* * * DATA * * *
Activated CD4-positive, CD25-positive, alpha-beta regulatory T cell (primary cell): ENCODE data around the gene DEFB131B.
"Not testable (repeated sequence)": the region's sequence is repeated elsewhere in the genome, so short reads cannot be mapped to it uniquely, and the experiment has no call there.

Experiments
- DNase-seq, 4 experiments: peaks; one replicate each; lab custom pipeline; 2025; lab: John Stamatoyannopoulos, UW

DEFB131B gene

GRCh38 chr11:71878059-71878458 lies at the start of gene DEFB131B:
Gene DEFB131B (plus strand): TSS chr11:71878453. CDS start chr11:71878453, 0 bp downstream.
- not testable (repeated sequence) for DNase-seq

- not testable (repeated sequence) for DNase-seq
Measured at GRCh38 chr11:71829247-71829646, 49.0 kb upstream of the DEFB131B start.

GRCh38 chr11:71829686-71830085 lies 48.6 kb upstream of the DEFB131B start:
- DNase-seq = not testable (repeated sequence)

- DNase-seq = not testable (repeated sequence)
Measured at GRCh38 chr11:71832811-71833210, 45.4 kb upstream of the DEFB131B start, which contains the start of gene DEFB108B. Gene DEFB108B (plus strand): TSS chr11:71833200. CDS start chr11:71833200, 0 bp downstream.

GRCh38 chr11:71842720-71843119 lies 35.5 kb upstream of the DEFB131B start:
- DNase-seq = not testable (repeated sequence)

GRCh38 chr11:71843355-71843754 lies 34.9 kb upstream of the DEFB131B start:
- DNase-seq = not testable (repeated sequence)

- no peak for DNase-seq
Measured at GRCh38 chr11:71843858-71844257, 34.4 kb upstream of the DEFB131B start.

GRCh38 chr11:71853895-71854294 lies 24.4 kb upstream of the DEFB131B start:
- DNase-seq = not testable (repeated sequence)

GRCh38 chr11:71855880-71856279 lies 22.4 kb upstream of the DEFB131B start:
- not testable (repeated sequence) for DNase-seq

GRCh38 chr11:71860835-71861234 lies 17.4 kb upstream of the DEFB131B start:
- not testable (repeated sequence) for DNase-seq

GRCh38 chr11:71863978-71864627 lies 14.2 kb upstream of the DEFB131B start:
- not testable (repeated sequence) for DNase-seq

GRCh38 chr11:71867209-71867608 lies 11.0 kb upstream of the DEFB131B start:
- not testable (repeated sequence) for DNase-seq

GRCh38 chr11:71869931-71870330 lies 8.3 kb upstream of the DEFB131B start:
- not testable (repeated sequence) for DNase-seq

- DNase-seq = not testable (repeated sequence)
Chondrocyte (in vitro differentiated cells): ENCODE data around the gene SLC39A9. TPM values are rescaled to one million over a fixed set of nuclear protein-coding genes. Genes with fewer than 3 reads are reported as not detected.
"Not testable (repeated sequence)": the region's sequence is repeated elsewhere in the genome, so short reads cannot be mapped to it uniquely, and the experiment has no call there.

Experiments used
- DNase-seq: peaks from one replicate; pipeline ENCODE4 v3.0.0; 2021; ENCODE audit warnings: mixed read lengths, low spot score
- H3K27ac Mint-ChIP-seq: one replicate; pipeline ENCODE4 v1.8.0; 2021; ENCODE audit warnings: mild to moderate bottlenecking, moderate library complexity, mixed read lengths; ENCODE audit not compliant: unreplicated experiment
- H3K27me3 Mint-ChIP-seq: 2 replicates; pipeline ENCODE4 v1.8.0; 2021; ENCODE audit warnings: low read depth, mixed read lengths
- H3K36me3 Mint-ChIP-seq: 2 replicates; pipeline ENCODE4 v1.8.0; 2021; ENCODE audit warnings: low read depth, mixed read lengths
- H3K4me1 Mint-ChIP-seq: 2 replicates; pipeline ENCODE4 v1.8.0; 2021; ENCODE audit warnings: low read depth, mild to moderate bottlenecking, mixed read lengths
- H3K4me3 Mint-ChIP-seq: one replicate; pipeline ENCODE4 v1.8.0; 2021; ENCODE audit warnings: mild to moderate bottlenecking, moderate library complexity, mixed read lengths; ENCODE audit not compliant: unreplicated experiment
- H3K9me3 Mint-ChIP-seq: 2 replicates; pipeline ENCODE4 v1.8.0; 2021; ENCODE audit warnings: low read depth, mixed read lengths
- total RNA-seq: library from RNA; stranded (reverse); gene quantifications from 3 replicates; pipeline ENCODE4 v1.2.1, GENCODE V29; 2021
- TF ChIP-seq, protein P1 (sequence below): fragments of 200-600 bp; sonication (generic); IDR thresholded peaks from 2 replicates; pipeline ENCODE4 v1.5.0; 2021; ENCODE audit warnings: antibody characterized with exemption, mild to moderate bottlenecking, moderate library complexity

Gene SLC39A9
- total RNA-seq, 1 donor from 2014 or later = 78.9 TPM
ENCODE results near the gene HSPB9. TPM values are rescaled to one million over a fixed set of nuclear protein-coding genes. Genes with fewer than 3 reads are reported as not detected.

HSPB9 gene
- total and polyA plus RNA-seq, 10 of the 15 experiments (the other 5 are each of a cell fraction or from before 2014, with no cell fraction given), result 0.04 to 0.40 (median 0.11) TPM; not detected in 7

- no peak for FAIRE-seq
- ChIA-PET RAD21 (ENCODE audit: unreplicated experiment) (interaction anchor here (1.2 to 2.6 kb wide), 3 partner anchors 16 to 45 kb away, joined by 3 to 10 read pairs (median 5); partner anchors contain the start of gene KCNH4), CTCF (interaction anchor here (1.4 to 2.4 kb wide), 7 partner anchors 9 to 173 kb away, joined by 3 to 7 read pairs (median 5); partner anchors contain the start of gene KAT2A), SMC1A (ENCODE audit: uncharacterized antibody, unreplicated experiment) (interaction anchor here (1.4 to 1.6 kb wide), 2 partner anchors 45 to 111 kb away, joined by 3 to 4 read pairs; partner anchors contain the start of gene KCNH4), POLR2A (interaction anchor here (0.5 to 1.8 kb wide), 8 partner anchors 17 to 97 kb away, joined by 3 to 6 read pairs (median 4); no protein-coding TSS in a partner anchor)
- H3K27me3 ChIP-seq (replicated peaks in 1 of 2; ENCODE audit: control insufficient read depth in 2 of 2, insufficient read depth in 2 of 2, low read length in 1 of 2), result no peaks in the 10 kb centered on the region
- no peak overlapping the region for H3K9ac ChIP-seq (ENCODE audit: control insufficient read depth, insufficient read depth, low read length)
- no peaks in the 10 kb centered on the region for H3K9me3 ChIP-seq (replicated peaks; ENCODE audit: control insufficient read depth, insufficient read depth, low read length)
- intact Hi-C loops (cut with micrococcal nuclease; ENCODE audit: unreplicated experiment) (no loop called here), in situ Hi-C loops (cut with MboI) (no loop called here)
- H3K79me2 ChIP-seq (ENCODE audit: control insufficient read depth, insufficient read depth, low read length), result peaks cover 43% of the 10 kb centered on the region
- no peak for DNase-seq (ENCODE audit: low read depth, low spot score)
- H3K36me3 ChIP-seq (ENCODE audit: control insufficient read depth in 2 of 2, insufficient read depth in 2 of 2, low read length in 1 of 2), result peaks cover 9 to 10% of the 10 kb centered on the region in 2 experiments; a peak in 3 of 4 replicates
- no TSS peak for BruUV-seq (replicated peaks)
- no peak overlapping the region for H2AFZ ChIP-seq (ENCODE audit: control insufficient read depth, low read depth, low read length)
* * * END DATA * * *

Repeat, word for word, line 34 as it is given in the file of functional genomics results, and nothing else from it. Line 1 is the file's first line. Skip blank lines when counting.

Chondrocyte (in vitro differentiated cells): ENCODE data around the gene SLC39A9. TPM values are rescaled to one million over a fixed set of nuclear protein-coding genes. Genes with fewer than 3 reads are reported as not detected.